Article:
Odisha Sun Times Bureau
Bhubaneswar, Feb 11:
Shortage of teachers has serious affected studies in the elite central institutes like IIT, AIIMS, NISER and Institute of Physics in Odisha.
The situation is more or less the same in almost all institutes. IIT-Bhubaneswar has 71 vacant positions out of 171 sanctioned permanent positions; Institute of Physics has 13 vacant positions out of 30, the Central University in Koraput has 36 positions vacant out of 54, NIT-Rourkela has 95 vacancies out of 370 and AIIMS-Bhubaneswar has 254 vacancies out of 320 positions. The situation is the most worrisome in NISER, which has as many as 200 of the 260 sanctioned permanent positions vacant.
Increase in retirement age limit and hike in remunerations have not helped. In some cases, the institutes are finding it tough to get deserving candidates. In others, the candidates don’t accept the job offers made by these institutes. The problem gets worse as the students passing out from these institutes prefer not to choose teaching as their profession.
“We have 30 approved positions out of which 13 are vacant. We had offered six positions to deserving candidates, out of which only three accepted the offers. While two of them haven’t responded yet, one has declined the offer. We would have to restart the hiring process all over again. Lack of good scientists to guide the students is delaying the process. Also, the retirement age is 60 years for us, whereas is it is 65 years in many other central institutes. This is driving away candidates from us,” said Director of Institute of Physics Sudhakar Panda.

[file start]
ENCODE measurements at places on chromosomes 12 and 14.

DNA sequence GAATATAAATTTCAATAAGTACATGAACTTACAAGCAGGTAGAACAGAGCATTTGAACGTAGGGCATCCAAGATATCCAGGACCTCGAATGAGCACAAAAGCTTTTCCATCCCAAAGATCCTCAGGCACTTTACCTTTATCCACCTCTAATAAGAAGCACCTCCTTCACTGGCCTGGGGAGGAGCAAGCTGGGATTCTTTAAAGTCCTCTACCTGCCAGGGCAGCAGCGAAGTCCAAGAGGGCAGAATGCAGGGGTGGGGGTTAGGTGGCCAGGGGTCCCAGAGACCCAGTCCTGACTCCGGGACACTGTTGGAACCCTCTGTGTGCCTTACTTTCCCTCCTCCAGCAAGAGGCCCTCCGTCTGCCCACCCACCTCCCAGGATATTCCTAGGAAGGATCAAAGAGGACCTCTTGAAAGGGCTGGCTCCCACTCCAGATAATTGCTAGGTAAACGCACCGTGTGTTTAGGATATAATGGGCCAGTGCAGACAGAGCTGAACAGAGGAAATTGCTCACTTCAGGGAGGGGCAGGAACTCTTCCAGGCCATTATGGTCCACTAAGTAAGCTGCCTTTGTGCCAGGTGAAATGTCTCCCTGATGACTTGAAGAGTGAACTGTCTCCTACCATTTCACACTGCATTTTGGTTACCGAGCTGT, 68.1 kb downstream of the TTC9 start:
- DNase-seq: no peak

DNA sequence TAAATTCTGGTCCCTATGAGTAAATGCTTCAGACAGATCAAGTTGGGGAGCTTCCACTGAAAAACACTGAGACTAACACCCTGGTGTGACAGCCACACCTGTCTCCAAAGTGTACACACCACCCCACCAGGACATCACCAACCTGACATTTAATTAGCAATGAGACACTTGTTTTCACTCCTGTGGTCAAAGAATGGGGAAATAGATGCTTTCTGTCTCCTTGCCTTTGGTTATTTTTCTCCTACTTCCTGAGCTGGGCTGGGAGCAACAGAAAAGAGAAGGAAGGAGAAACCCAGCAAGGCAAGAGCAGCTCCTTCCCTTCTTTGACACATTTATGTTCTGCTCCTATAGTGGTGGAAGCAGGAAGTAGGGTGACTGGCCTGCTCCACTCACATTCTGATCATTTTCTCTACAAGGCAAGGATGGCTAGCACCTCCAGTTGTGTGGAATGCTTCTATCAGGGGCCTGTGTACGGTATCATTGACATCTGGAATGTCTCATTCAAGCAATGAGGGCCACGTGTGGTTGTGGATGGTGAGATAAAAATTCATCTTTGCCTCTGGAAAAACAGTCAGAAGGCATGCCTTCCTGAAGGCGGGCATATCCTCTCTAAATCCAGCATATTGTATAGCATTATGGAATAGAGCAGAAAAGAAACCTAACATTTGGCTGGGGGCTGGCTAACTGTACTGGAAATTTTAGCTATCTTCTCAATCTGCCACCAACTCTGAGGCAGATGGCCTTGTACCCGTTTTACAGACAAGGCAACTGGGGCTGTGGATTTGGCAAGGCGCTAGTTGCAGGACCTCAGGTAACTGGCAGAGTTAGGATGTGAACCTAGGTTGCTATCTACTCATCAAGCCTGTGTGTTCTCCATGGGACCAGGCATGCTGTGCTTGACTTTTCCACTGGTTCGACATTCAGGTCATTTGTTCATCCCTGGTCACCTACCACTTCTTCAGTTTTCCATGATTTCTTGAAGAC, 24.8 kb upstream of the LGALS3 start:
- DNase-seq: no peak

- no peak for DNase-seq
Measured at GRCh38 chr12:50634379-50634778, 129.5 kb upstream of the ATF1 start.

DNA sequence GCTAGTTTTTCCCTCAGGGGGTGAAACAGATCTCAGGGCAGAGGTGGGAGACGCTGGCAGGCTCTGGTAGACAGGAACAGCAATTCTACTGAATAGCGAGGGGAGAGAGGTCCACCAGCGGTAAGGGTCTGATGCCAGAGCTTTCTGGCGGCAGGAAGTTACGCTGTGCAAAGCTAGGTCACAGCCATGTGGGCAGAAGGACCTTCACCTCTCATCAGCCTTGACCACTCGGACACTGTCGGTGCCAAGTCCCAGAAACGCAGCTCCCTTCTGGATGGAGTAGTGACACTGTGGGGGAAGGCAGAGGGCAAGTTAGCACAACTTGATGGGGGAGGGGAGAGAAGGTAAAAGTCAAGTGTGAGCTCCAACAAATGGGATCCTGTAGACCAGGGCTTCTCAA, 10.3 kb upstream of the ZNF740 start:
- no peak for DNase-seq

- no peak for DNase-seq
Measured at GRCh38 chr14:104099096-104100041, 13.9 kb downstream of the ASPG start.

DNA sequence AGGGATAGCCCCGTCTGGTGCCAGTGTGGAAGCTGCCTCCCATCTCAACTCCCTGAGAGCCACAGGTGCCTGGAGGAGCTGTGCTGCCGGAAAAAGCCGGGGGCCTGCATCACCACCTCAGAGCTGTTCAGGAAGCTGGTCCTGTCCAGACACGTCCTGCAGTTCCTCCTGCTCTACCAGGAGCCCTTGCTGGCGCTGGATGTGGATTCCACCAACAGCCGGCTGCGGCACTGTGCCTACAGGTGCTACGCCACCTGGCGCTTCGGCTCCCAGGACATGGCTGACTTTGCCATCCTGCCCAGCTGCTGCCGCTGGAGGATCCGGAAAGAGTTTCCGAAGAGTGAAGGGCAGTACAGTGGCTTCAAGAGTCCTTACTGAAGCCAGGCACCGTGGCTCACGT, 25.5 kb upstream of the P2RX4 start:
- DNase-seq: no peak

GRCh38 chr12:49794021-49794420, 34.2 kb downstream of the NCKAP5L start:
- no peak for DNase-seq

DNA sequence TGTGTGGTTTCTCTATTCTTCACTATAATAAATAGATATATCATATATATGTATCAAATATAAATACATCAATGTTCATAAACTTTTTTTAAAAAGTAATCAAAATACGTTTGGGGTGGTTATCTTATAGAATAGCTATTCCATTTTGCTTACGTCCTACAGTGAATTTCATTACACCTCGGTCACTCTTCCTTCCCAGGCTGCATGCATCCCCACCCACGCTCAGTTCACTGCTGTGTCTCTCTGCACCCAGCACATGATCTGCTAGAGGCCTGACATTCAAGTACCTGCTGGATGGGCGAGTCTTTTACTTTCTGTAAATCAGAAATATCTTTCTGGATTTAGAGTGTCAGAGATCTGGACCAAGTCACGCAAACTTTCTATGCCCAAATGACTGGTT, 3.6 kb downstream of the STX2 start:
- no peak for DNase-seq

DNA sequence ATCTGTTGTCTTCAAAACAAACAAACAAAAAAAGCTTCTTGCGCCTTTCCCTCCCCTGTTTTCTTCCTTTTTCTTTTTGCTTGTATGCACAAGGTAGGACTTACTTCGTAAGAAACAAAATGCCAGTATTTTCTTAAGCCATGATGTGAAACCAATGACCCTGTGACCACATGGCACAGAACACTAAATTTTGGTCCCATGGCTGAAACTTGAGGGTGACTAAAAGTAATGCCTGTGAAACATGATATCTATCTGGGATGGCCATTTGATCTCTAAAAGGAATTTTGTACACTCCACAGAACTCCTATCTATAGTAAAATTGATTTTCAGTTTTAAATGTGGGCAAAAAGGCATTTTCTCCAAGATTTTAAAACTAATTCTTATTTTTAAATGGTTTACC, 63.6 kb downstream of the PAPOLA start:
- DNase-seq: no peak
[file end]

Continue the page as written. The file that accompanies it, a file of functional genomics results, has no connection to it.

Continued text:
IIT- Bhubaneswar also faces the heat due to lack of professors. It can’t attract quality talent even though the retirement age is 65 years and professors are recruited on a package that is 30% higher than in neighbouring states. The IITs should have a recommended student-teacher ratio of 10:1. While there are 925 seats in the institutes, there are 170 recommended positions. However, only 99 have been filled up yet, forcing existing professors to take extra classes to manage the syllabus.
Same is the case with Central University. Five years after inauguration, there is not a single professor out of its nine approved positions. While 17 out of 18 approved associate professor positions are lying vacant, 10 out of 27 assistant professors are vacant affecting the study cycle severely in the institute.